Little mistakes matter. I can trace approximately one-third of my match losses to mistakes or bad judgment calls. Sure, I'd like to blame those losses on bad draws or my opponent top-decking the perfect card, but you get better as a player by learning from your mistakes, not making excuses for them. That leaves two-thirds of my match losses to circumstances outside of my control. That's just part of Magic, and like life, it's more effective to concentrate on what you can control. Here are some tips on reducing mistakes (and trust me, I am an expert on mistakes):
Know what cards do. If you have not played with or against a card at least four times, you don't know it well. In multiplayer games, familiar cards may have new ramifications; you may see cards you never learned because they were weak in duels but become almost overpowered in a multiplayer setting. If a card comes up that you're unsure about, lose the ego and read it carefully. Think about the card, compare it with cards you're familiar with, and figure out how it's different. There is a world of difference between understanding the text of a card and really knowing it. I can't tell you how many times I've seen people look directly at Seeker of Skybreak or Oasis and then get wrecked by them.
Tap your lands properly. No, I don't mean tap your lands before you cast your spells. I mean tap the right color mana for generic when you have an option. I've seen many games decided by players tapping out of a color for no reason. This is surprisingly easy to do when you're focused on something else, such as killing an opposing general's Thalakos Sentry that wasn't too threatening until it received +11/+0 from Endless Scream. This is especially important in multiplayer games in which you can cast instants for three or more turns before you get a chance to untap.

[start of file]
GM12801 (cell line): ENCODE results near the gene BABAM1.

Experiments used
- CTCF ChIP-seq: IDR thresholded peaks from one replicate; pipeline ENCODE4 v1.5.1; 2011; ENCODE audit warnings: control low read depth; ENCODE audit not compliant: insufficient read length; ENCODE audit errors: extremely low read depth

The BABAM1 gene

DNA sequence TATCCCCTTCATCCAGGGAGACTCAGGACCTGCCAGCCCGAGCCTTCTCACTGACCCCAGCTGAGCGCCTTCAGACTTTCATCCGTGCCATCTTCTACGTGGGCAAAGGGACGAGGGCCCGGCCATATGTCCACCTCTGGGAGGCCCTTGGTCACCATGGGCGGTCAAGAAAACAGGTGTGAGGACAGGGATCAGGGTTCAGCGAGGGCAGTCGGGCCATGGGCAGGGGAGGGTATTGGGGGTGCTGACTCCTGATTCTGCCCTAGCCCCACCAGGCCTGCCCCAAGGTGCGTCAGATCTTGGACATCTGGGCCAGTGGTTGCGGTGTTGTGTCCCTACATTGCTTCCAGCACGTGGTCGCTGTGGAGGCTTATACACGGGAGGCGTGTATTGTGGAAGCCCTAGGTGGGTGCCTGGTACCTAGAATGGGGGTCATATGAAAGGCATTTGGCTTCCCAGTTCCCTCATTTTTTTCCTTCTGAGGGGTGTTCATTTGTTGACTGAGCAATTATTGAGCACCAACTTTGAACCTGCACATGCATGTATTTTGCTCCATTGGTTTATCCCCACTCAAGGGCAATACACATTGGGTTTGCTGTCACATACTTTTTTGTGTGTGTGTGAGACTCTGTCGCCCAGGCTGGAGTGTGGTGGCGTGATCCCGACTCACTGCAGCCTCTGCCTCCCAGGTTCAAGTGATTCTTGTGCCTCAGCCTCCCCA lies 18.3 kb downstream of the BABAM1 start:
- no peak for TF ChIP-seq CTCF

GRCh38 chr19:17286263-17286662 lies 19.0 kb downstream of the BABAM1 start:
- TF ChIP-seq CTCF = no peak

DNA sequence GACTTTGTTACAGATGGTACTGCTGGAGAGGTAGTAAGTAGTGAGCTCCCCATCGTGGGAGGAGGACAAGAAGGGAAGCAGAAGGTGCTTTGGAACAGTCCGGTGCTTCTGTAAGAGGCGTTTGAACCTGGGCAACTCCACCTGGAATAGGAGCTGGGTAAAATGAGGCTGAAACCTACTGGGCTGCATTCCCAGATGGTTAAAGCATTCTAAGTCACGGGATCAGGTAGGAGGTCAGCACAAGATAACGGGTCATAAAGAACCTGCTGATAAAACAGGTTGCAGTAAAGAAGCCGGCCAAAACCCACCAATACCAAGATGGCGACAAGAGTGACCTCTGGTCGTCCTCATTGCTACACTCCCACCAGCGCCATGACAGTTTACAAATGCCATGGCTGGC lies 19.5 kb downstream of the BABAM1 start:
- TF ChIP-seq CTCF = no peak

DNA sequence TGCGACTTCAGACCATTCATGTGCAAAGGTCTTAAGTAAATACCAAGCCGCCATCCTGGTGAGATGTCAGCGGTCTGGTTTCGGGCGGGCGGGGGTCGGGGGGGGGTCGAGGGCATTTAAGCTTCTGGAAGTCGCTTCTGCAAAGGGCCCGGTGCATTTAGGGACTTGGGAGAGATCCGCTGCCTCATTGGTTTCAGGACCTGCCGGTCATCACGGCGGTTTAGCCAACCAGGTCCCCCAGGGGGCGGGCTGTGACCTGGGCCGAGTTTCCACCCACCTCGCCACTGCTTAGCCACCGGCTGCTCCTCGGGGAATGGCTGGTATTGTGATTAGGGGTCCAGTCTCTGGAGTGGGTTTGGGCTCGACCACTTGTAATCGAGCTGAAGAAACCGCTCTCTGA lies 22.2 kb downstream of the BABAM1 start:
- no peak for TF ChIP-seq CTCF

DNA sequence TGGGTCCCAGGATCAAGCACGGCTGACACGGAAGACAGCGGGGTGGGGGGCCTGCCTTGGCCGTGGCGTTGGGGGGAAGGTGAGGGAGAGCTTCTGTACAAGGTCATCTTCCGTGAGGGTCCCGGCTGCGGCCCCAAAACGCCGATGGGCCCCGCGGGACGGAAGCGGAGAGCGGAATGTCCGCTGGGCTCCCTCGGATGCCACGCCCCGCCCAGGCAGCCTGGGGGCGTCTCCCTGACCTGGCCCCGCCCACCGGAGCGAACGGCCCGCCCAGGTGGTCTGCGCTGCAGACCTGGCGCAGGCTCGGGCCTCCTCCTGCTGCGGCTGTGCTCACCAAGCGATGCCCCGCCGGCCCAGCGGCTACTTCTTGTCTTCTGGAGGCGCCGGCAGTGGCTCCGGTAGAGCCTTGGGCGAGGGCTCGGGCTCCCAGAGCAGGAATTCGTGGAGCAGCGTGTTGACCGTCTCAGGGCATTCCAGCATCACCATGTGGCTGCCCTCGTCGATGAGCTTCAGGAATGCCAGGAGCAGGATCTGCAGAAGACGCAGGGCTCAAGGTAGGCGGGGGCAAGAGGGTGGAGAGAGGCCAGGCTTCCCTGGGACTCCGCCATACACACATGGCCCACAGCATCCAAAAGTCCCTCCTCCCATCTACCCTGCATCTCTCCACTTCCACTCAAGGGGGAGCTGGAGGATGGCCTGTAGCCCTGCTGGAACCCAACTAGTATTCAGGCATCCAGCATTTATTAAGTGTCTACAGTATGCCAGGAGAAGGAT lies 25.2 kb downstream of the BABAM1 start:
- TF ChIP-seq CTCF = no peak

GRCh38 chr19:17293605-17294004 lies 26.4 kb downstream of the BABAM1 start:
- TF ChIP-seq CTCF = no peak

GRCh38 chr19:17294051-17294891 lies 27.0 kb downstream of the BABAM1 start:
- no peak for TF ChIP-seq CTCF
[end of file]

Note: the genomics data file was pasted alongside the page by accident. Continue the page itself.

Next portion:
Put cards with upkeep effects on top of your library. It's easy to get distracted in multiplayer games and forget optional upkeep effects. Legacy's Allure tops the list for this, since the card reads "you may put a counter on Legacy's Allure during your upkeep." I used to constantly forget to add counters until I used this trick. With cards like Spindrift Drake and Hungry Mist, you can keep the proper land tapped under the card. Cards that are better used during an opponent's turn (such as Prodigal Sorcerer) that you don't want to forget about before your next turn should be treated in a similar manner.
Don't get caught in automatic, unthinking patterns. Attacking before casting spells is a good rule of thumb, but look at your hand first to make sure you're not holding a Lightning Elemental. Sometimes you should cast your best creatures first, but if your opponent is using Diabolic Edict or Counterspell, sometimes you shouldn't. Never play a certain way out of force of habit. Remember, in multiplayer games you're facing more than one brain trying to decipher what you're doing. Don't make it too easy for your opponents to figure out your strategy by playing by rote.
Force your opponents to play your game. Be aware of things like game tempo, extraneous talking, and attitude. Don't let opponents break your concentration by playing too fast or too slow, or by constantly talking. Play your game. Just as importantly, maintain a focused mind-set-defensive or offensive. For instance, if you can make opponents feel like they're on the defensive and you're on the offensive, you might gain an advantage. I've coaxed an opponent so completely into this mind-set that when he cast a Mahamoti Djinn and I said, "Now that's a pretty effective wall, I don't know how I'll bust past that," he sat back and blocked with the Djinn instead of beating the snot out of me.
Certain cards, like Howling Mine and Winter Orb, can change an opponent's mind-set. My first impression of Howling Mine, a popular multiplayer card, was that it was weak because you spend a card to give your opponent the same benefit, plus he or she draws the extra card first. In actuality the Mine is powerful because it changes the nature of the game to the point where card economy becomes irrelevant. Likewise, Winter Orb makes mana all-important. It is vital to stop these cards when your opponents play them. By stopping them you force your opponent back into playing your game.